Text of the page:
Smooth, uninterrupted streaming is the norm, the expectation – users automatically expect their online viewing experiences to be more fulfilling, curated, personal – and more on-demand – than anything the traditional broadcast TV experience provides. Streaming performance (whether live or VoD) and quality of experience are also baked into the expectation. The number of users and devices streaming video continues to grow exponentially as demands on network resources are bursting at the seams.
How can capacity grow without raising the costs of video delivery? How to meet performance requirements – sustainably? How about storage? How about routing – making sure each device gets requested content in the right format and bitrate? How can you balance all of these elements to eliminate buffering and latency, whether viewers are watching a high-demand, live event like a sports finale or a long-tail piece of content that’s almost never accessed?
We write a lot about the streaming side of content delivery – but having full control over streaming AND the content delivery network makes all the difference. Commercial CDN partners may play a big role, but many factors that sustain the CDN performance you need to meet your own, and your viewers’, requirements can be within your control.
Content delivery networks and caching
Content delivery networks (CDNs) and caching are basic parts of the standard streaming setup. No surprises there.
But how can you avoid unpleasant surprises -- like audiences being confronted by unwelcome spoilers -- when your CDN isn’t delivering live streaming in near-real-time? Latency is responsible for destroying many “high-value” viewing experiences, such as major sporting events, robbing viewers of the real-time experience and exposing them to spoilers via social media, or even their neighbors cheering next door. Given the expense for networks and services streaming such events, it’s difficult to understand how they’d want to leave the details of content streaming to chance.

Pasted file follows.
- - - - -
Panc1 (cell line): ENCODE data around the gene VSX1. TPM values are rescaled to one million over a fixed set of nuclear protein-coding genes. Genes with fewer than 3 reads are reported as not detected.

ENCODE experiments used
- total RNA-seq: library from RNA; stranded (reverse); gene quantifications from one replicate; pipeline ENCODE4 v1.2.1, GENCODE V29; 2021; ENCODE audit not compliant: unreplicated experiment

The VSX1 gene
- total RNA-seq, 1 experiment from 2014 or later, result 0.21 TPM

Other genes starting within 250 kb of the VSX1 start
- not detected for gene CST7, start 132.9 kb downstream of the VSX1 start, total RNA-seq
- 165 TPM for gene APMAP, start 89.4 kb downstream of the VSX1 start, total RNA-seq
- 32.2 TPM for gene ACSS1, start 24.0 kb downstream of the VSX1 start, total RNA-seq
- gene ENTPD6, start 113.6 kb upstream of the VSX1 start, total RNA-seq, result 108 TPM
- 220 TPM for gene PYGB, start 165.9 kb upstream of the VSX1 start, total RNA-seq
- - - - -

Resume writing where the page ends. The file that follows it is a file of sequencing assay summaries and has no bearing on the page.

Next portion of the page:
Removing chance from the CDN equation
There are a number of things that can malfunction in the content delivery process - video delivery is characterized by a few complex functions, and the CDN should be able to manage some of these to ensure an uninterrupted, high-quality viewer experience. While performance is not guaranteed, of course, you can take steps to control your content delivery.
We’ve discussed the concept of the DIY and private CDN or hybrid CDN setup that will give you, above all, choice and flexibility, but also resilience, the targeted edge PoP footprint distributed to reach your audience, and control over the how of content delivery. With large, commercial CDN solutions alone, a lot of this control is out of your hands: you’re sharing resources and not necessarily able to choose the PoPs that are most strategic for you. You can realize performance and efficiency gains by having control over your CDN architecture, choosing a highly distributed edge, for example, to ensure high-performance streaming delivery, where caching comes into play.
For example, when you dive into the advanced functionalities that differentiate your live streaming content delivery, you may find that your commercial CDN is equipped to give you basic caching - which is an essential for content streaming. But for live streaming, you need much more granular control over caching and invalidation policies -- being able to cache content for short spans to let all users access each segment at a specific point in time. You can repackage content on-the-fly at the edge of the network, saving storage and backhaul effort. Meanwhile for video-on-demand (VoD), you need to be able to store and deliver massive libraries of content, regardless of whether that content is brand-new and in-demand or the never-accessed long-tail content buried in the recesses of the content library.
The more control you have, the more flexible you are able to be in configuring how, when, where/to whom content is delivered. Delivering spoiler-free, high-performance streaming content at scale involves a lot of moving parts. You can simplify and remove chance from the equation by looking beyond the one-size-fits-all commercial CDN approach to discover what a custom CDN setup for streaming could look like for you.